Neolithic farmers may have been new to the whole "raising crops" game but they quickly figured out how to increase their agricultural efficiency: literal bullcrap. And we've gotten hellaciously good in the intervening thousands of years at the art of compost. Here's how you can get in on the goods.
Recent archeological finds have confirmed the extensive use of natural fertilizers as far back as 8,000 years to supplement the natural amount of nitrogen in the soil, which plants use to produce proteins, enzymes, and nucleic acids in order to generate new foliage. By boosting the amount of available nitrogen in the soil, early crops grew bigger, faster, and more robust.
That early discovery has ballooned into a multibillion dollar business, with global revenues for nitrogen-based fertilizers alone expected to top $108 billion a year by 2017. But the environmental costs of these fertilizers, especially the inorganic forms preferred by industrialized agriculture, are equally high. Hyper-fertilized runoff causes havoc downstream, can acidify soil over time, and cause plants to become dependent on their application, not to mention the expense needed to produce the fertilizer from its inorganic precursors.
So why exacerbate the problem just because you want a triumphant Victory Garden? Instead, make your own soil amendments out of the left over bits of plants grown in the very same soil. Think of it as nutrient recycling—the plants pull nitrogen, phosphorous, and potash out of the ground to grow and produce fruit, then you return those same nutrients back to the ground by turning the leftovers into compost. It's a startlingly easy, cost-effective, and ecologically responsible means of urban gardening.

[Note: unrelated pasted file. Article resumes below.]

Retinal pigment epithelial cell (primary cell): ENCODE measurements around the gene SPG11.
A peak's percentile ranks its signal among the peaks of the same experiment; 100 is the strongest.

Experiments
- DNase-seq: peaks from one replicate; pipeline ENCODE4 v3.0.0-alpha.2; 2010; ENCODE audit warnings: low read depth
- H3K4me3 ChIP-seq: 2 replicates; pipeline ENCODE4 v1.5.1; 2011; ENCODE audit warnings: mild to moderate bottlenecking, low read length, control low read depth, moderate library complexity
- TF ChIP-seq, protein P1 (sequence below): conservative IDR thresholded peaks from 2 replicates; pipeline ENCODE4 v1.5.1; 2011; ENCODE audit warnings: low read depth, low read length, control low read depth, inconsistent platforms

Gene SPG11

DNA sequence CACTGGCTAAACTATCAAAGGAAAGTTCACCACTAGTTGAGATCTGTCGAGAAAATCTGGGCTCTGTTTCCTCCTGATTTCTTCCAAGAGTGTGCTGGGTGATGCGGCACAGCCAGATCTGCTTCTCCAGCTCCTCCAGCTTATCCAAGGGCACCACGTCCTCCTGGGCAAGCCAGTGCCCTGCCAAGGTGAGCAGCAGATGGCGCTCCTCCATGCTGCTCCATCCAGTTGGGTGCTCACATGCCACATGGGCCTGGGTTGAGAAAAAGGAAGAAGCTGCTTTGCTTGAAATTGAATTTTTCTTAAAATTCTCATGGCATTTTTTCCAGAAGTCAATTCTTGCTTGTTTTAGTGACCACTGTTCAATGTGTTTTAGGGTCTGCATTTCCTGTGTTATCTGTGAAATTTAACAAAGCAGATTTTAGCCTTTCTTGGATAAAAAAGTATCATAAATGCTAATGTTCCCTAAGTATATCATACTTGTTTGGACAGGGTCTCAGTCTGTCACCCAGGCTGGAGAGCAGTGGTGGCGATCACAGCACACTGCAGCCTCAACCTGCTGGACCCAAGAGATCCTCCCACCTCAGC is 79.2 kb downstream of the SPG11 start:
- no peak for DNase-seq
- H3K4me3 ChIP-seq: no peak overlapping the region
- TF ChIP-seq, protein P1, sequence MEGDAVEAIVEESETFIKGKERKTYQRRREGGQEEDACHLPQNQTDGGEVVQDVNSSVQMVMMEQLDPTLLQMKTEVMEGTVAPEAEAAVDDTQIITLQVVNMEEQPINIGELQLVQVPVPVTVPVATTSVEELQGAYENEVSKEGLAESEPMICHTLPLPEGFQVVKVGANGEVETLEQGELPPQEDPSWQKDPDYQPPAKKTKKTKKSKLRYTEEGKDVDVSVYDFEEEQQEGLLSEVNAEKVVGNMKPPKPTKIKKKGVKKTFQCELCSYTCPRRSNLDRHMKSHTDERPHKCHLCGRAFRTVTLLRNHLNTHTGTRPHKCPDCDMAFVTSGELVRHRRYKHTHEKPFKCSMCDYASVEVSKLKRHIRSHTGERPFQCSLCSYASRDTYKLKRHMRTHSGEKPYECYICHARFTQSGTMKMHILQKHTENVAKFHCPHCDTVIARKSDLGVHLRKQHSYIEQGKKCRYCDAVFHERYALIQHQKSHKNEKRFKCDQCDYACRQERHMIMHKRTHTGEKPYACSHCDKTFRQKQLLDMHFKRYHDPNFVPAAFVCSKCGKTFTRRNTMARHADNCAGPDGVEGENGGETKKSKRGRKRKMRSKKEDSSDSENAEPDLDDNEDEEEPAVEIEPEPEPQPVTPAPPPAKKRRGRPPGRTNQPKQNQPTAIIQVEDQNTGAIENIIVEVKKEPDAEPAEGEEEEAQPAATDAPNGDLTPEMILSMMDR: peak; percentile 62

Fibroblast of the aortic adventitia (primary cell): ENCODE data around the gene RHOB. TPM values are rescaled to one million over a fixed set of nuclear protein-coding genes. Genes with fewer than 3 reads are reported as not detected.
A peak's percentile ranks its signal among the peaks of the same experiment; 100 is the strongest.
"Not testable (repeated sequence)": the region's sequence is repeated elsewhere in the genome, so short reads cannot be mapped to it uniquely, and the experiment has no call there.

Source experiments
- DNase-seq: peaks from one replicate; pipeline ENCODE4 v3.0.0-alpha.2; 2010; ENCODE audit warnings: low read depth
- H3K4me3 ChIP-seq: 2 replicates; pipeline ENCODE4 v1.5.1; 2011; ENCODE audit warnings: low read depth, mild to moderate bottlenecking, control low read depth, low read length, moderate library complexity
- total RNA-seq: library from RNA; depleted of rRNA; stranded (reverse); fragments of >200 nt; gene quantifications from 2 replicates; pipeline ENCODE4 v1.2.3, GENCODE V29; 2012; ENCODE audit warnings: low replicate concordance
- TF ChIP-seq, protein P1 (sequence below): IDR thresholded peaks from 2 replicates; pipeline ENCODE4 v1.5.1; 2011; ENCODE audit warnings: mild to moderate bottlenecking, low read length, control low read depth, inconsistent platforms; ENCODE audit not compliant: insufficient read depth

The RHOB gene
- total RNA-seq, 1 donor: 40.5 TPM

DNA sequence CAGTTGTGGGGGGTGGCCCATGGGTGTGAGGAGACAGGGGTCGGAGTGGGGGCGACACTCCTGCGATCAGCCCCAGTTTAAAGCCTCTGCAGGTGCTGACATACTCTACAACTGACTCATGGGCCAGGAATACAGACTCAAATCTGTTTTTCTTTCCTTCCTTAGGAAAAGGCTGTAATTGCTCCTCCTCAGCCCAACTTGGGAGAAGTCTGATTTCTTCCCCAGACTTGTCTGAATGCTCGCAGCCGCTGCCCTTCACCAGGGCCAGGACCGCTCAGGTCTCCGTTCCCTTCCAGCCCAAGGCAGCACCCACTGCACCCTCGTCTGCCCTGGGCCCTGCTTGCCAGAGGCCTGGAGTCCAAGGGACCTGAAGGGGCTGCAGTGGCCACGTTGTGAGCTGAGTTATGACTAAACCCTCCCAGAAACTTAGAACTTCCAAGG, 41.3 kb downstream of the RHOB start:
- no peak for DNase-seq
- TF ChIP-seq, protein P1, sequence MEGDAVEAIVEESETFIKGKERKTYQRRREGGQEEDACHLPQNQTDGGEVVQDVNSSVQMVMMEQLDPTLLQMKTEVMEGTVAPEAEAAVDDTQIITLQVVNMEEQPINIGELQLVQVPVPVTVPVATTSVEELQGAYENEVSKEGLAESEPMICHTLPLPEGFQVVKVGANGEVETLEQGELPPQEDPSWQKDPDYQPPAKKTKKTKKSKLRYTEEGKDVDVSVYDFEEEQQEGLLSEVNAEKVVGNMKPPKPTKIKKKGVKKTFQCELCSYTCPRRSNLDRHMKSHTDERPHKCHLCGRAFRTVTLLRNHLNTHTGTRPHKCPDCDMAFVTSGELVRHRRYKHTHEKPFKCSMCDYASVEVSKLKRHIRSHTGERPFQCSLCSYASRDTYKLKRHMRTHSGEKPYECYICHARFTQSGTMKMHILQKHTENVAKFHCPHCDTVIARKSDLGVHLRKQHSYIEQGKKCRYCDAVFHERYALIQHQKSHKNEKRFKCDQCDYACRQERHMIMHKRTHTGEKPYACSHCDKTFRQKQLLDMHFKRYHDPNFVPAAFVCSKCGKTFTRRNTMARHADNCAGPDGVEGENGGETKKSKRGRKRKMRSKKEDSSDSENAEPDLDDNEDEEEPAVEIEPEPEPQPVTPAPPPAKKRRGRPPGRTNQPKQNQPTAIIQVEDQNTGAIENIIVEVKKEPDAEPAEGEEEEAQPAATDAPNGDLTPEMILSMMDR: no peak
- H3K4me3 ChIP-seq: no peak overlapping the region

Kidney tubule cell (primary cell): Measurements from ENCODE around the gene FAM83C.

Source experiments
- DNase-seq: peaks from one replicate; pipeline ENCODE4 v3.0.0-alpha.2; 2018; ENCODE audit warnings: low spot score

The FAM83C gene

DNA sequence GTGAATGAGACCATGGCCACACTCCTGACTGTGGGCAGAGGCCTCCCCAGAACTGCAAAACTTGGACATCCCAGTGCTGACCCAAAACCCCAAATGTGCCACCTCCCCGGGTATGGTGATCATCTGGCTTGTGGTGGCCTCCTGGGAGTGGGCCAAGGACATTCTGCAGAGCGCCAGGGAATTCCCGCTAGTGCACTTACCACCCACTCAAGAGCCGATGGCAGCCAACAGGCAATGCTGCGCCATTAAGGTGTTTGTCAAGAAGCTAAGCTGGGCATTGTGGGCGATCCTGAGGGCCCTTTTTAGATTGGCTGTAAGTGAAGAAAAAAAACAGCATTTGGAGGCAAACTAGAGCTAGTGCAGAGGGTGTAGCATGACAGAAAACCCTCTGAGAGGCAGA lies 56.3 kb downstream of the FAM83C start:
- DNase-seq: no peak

There are two schools of thought when it comes to home composting: Those that support aerobic decomposition and those that prefer the anaerobic method. The aerobic method is generally considered to be superior; it works faster and more efficiently than the oxygen-free alternative, however it must be monitored and regularly turned over to prevent anaerobic conditions from forming.
That's not to say anaerobic composting doesn't have its uses. This method, typically a pit dug into the ground, filled with organic matter and sealed under a layer of soil, does take longer and its progress cannot be monitored. Plus, since the organics decompose more slowly and at a lower temperature, weed seeds and other pestilences are not sterilized. However, it's an awesome way of amending a garden bed over winter ahead of a spring planting, or disposing of a yard's full of leaves if you don't have the space in your aerobic digester.
Whichever of the following types of bins suits your need, you'll be glad you started composting. And more importantly, so will your yard.
Tumbling compost bins are some of the more popular style of outdoor bins. Mounted on a central horizontal axis, these digesters are loaded and then turned over via an external hand crank to ensure that the load composts evenly and aerobically. Prices vary on these units, depending on their capacity and build quality. The Woodland Direct Tumbling Composter, for example, holds five cubic feet of material and retails for $95, while the 58 gallon Tumbleweed costs $150, and the 70 gallon Joraform Tumbler will set you back nearly $400.